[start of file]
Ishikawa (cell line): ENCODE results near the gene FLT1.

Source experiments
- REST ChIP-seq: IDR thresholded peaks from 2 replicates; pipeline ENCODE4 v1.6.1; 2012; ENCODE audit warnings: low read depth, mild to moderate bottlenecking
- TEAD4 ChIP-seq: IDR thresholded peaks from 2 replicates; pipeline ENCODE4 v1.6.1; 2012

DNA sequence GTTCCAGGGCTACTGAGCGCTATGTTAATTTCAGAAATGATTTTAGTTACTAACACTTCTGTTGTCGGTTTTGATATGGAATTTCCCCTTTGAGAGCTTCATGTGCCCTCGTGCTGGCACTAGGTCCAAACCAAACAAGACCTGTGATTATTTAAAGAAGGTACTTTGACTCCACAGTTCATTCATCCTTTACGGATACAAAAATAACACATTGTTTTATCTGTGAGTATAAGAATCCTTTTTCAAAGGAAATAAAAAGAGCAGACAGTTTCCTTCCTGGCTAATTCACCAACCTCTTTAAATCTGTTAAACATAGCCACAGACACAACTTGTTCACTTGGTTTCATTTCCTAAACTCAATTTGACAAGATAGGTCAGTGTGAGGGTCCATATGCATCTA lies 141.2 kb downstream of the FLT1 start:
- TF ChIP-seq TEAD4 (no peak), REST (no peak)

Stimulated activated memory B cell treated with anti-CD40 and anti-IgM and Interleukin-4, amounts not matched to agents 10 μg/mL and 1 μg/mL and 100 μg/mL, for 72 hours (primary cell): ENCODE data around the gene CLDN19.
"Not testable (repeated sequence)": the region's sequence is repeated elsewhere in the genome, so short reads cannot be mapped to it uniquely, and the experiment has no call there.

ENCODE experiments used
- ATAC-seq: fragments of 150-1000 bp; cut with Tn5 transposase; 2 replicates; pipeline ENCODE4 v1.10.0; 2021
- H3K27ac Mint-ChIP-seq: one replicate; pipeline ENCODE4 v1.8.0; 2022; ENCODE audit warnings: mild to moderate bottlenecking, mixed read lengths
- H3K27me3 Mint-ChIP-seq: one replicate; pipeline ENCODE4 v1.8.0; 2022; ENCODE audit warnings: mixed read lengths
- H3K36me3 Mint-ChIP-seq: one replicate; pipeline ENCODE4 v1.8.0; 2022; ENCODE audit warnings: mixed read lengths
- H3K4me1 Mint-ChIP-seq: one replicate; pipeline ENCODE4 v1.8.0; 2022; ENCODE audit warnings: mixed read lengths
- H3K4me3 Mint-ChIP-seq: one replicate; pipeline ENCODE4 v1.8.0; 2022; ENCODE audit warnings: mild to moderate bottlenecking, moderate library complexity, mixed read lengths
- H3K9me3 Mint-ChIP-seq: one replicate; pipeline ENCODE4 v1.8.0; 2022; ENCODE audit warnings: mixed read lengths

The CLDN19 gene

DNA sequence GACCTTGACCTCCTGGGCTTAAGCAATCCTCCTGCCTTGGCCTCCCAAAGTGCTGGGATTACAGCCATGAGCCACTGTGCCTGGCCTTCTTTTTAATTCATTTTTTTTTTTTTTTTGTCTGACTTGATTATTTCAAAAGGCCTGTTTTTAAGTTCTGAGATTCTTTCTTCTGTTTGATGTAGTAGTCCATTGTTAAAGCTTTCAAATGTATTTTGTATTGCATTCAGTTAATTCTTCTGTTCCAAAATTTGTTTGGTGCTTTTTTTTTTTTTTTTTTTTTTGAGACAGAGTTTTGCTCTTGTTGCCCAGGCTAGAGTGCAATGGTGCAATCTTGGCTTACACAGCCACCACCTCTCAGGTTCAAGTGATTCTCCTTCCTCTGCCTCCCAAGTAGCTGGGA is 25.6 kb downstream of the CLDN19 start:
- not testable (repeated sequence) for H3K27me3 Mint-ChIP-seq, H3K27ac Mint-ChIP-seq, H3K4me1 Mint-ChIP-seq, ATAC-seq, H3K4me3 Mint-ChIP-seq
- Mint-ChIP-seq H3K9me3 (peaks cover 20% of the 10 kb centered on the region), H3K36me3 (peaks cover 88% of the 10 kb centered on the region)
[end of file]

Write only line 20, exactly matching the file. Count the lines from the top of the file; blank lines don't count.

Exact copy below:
- Mint-ChIP-seq H3K9me3 (peaks cover 20% of the 10 kb centered on the region), H3K36me3 (peaks cover 88% of the 10 kb centered on the region)